Why this bionic limb pioneer doesn't believe in disability

Fiona Govan
Fiona Govan - [email protected]
Why this bionic limb pioneer doesn't believe in disability
Hugh Herr has been award Spain's top science prize. Photo: FPA

Hugh Herr, this year's winner of Spain's top science prize, tells The Local how a tragic accident transformed him from a lazy student to a scientific pioneer and why he really doesn't like the term 'disabled'.


When Hugh Herr was a teenager he had only one ambition.

"I wanted to be the best rock climber in the world," the 51-year old scientist told The Local in a telephone interview from his office at MIT in Boston.

He was well on his way to achieving that goal when in January 1982, aged 17, he and his friend Jeff set out to climb Mount Washington.

But as the weather turned for the worse, the pair became caught in a blizzard with 100 mp/h winds and temperatures below -21C, and they lost their way.

Almost four days later, after huddling together in snow caves in an attempt to stay alive, they were discovered by a snowshoer and airlifted to hospital both suffering hypothermia.

Herr lost both his legs below the knee to frostbite and weeks later was fitted with clumsy acrylic prosthetics.

He was told that, in time and with rehabilitation, he would learn to walk again.

But his climbing days were over.

That moment was a game-changer and rather than be labelled as "disabled" Herr decided to do everything he could to overcome what he calls his "condition".

"I don’t use the word ‘disability’," he said emphatically.  "I use the word ‘unusual’. Just because someone has an unusual body or mind it doesn’t make them disabled.

"I have a condition of limb amputation but I don't see it as a disability."

Herr, who described himself as "a flunky" at school underwent a complete transformation.

"Before the accident I had no ambition in the realm of academia. I was terrible at school and got very very poor grades. I probably would have ended up working in construction or in a machine shop," he laughed.

"But all that changed. After the accident I became intrigued by the notion of augmenting human capability through bionics. That passion fuelled a desire to pursue maths, physics and engineering," he explained.

Determined to carry on rock climbing he designed his own specialized prostheses with the notion:"Why can’t synthetic limbs outperform biological ones".

Titanium-spiked feet enable him to ascend steep ice walls, prosthetic feet with high tow stiffness made it possible to perch on a cliff edge the width of a coin.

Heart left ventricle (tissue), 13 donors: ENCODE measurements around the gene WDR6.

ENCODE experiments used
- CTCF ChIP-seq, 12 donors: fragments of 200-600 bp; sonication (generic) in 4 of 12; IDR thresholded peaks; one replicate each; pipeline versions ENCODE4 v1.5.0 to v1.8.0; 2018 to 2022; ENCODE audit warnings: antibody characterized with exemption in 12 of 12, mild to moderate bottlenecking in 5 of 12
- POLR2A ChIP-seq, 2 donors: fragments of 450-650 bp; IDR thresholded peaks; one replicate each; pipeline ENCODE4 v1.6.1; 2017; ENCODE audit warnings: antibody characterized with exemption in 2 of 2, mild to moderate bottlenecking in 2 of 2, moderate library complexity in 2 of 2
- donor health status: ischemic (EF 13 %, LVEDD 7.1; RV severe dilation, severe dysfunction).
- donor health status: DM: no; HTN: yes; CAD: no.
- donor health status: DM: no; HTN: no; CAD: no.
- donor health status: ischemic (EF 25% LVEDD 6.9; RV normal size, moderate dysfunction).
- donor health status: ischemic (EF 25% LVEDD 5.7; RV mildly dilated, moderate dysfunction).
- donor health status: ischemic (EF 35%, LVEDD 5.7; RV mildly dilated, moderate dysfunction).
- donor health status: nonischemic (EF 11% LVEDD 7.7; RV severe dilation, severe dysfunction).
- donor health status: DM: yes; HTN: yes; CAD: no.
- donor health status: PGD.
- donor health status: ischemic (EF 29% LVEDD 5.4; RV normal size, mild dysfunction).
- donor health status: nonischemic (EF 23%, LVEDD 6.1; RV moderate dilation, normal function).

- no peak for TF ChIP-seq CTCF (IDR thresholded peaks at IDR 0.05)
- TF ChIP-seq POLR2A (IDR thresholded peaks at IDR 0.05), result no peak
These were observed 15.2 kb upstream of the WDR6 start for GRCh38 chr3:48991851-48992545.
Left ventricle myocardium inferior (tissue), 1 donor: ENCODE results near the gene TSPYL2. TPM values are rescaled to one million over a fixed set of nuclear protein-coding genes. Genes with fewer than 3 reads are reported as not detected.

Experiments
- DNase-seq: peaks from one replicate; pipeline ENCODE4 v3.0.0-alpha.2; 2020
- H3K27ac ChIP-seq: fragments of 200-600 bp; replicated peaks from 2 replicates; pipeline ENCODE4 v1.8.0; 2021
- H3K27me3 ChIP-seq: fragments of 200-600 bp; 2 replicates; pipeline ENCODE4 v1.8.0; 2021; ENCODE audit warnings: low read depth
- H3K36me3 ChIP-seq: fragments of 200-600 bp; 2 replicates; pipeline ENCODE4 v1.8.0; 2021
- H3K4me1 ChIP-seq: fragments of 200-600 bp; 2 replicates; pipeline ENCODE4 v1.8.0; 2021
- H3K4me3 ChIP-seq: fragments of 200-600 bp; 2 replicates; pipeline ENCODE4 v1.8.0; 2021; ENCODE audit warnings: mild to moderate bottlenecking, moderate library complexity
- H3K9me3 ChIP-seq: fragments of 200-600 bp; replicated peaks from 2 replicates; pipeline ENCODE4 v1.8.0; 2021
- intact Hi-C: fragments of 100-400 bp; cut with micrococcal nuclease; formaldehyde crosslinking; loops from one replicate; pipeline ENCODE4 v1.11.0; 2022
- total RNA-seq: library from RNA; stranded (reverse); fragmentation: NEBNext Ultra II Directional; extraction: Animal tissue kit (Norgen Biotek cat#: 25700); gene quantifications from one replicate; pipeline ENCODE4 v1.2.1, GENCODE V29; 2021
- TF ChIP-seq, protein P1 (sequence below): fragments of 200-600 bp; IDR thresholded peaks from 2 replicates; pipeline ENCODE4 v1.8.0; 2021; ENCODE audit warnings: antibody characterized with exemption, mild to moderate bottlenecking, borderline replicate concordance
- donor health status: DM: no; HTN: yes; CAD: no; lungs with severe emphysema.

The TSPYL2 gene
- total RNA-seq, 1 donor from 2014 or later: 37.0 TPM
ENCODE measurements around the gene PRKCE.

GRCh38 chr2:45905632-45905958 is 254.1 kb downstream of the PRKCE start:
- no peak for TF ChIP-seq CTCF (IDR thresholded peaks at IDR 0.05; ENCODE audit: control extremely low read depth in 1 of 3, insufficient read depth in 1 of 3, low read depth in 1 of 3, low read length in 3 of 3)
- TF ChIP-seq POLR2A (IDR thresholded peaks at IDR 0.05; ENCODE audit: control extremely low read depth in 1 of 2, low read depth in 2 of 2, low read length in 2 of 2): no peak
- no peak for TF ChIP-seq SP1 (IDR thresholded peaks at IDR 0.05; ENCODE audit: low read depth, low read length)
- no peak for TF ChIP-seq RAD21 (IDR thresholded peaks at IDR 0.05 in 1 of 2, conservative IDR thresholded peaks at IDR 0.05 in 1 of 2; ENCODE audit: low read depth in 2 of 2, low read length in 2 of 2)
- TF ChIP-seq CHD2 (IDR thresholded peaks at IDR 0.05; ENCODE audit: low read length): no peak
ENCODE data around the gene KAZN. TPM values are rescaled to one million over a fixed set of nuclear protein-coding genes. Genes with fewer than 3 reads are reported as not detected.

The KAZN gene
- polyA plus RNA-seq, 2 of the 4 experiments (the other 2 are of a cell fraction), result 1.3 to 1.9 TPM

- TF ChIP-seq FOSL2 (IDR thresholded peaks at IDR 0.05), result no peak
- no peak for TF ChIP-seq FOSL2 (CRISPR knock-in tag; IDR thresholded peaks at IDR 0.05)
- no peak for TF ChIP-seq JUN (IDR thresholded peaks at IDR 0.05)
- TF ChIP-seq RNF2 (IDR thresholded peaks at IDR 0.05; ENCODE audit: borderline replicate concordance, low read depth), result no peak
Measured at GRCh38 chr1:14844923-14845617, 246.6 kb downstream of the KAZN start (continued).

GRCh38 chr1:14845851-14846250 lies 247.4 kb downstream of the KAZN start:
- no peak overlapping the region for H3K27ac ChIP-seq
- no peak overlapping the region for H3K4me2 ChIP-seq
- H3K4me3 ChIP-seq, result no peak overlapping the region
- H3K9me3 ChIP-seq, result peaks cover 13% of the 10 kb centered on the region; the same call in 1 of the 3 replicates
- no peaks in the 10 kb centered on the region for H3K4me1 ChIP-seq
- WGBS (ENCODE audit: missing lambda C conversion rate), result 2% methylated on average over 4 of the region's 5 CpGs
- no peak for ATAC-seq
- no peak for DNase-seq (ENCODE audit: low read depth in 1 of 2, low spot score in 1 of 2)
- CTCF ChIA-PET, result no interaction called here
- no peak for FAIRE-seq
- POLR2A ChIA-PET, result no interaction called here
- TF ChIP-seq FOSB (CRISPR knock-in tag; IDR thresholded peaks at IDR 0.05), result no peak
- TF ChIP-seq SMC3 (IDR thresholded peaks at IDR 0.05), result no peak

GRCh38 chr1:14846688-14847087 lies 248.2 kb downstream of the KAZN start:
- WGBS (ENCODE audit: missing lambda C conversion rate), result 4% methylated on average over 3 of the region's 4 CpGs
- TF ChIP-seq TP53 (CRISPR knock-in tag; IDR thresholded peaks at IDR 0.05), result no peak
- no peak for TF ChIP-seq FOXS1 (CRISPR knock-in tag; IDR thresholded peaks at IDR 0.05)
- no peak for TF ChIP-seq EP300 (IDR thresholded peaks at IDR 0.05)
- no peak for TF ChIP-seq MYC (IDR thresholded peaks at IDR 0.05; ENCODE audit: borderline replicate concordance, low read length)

"I was actually able to climb at a more advanced level with artificial limbs than I'd achieved before my accident," he said.

"This was very motivating for me and it set me on a life-long mission to advance technology not only for myself but for many people."

Watch his inspiring Ted Talk:

Herr went on to get his Master's in mechanical engineering from MIT, a PhD in biophysics from Harvard, and then a postdoctorate back at MIT.

Herr is now head of the biomechatronics research group at the MIT Media Lab- which specialises in disruptive technologies - and has also founded a company called BionX.

"It’s funny because when I attended my high school class reunion people looked at me and said 'what happened to you?'," he recalls. "But they were not referring to my limb loss, rather my improved intellect; I was such a flunky in high school."

This week he was named as the winner of Spain’s prestigious Princess of Asturias award  for Technical and Scientific Research forhis work in marrying human physiology with electromechanics to create "the world's most sophisticated artificial limbs."

It is, he told The Local, "a remarkable honour".

"I’ve known about the award for many years and I was quite moved actually. It’s a remarkable honour and I hope it will shed light on the global mission to end disability in the 21st century through technological innovation.

"It is the goal that I am articulating for the entire field. It will take many many researchers but I think it is achievable in this 21st century. I am calling to arms the world's intellects to solve the problem of disability."

The prize, which will be awarded at a ceremony in Oviedo in October, will also give Herr the opportunity to return to Spain, a place he remembers fondly after cycling a part of the pilgrimage route to Santiago.

"I’ve heard the Picos d’Europa have some great climbing so it would be great to do some while I am there," he said.

"I love Spain, its culture, its food and its people, so I am really looking forward to another visit."


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